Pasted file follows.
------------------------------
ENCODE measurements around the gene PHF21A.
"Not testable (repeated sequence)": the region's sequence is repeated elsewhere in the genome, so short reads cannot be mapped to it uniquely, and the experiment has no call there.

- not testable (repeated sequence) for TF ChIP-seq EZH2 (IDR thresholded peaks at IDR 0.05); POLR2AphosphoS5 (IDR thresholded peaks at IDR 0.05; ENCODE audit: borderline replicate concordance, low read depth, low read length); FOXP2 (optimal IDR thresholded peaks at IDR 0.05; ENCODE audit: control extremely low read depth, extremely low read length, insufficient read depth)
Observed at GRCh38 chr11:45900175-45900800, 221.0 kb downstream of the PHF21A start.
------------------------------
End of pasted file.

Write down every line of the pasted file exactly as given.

ENCODE measurements around the gene PHF21A.
"Not testable (repeated sequence)": the region's sequence is repeated elsewhere in the genome, so short reads cannot be mapped to it uniquely, and the experiment has no call there.

- not testable (repeated sequence) for TF ChIP-seq EZH2 (IDR thresholded peaks at IDR 0.05); POLR2AphosphoS5 (IDR thresholded peaks at IDR 0.05; ENCODE audit: borderline replicate concordance, low read depth, low read length); FOXP2 (optimal IDR thresholded peaks at IDR 0.05; ENCODE audit: control extremely low read depth, extremely low read length, insufficient read depth)
Observed at GRCh38 chr11:45900175-45900800, 221.0 kb downstream of the PHF21A start.